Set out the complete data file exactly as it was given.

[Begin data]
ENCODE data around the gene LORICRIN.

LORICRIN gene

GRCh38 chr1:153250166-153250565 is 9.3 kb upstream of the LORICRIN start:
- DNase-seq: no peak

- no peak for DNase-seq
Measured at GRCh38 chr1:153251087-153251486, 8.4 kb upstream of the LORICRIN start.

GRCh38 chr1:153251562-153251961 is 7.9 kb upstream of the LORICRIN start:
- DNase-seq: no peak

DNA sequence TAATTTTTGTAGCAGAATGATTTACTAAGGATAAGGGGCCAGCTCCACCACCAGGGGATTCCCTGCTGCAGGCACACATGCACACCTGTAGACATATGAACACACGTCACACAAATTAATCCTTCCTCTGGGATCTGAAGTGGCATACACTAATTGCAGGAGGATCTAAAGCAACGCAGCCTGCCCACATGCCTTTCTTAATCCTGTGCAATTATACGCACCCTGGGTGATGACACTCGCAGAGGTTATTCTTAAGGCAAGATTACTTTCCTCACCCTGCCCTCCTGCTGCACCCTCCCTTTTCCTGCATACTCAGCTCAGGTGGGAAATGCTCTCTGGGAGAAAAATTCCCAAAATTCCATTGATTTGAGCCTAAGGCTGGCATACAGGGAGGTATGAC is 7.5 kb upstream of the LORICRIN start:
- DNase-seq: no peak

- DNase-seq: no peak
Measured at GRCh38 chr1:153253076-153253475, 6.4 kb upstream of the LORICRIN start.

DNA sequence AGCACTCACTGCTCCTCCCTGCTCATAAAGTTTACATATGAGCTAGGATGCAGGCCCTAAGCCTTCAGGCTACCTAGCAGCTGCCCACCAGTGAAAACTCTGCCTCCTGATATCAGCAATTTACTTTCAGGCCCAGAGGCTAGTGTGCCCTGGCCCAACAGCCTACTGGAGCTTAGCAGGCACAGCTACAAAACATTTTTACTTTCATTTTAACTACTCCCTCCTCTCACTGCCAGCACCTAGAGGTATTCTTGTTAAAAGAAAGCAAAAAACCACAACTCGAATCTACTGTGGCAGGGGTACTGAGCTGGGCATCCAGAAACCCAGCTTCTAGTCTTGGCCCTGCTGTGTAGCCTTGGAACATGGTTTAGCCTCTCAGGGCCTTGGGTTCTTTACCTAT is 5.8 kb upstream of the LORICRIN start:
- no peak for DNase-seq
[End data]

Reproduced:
ENCODE data around the gene LORICRIN.

LORICRIN gene

GRCh38 chr1:153250166-153250565 is 9.3 kb upstream of the LORICRIN start:
- DNase-seq: no peak

- no peak for DNase-seq
Measured at GRCh38 chr1:153251087-153251486, 8.4 kb upstream of the LORICRIN start.

GRCh38 chr1:153251562-153251961 is 7.9 kb upstream of the LORICRIN start:
- DNase-seq: no peak

DNA sequence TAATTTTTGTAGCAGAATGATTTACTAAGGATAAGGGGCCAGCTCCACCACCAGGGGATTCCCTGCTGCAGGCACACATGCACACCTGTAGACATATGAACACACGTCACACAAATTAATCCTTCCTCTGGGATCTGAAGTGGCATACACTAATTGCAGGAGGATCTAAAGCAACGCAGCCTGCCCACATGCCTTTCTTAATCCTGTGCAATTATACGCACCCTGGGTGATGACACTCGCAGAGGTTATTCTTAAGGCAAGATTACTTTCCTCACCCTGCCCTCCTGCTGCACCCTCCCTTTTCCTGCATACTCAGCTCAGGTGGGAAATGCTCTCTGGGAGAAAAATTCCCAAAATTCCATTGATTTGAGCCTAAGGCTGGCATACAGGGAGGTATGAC is 7.5 kb upstream of the LORICRIN start:
- DNase-seq: no peak

- DNase-seq: no peak
Measured at GRCh38 chr1:153253076-153253475, 6.4 kb upstream of the LORICRIN start.

DNA sequence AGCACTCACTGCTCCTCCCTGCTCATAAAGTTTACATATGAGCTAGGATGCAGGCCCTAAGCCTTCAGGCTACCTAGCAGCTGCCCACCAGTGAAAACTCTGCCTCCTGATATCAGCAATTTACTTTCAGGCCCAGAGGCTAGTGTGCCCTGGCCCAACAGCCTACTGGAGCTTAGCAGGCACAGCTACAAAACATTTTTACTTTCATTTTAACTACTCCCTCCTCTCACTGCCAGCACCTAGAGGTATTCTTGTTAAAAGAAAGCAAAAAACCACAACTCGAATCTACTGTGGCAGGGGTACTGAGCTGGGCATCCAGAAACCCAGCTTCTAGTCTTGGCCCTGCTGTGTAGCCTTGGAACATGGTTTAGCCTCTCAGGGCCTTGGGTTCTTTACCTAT is 5.8 kb upstream of the LORICRIN start:
- no peak for DNase-seq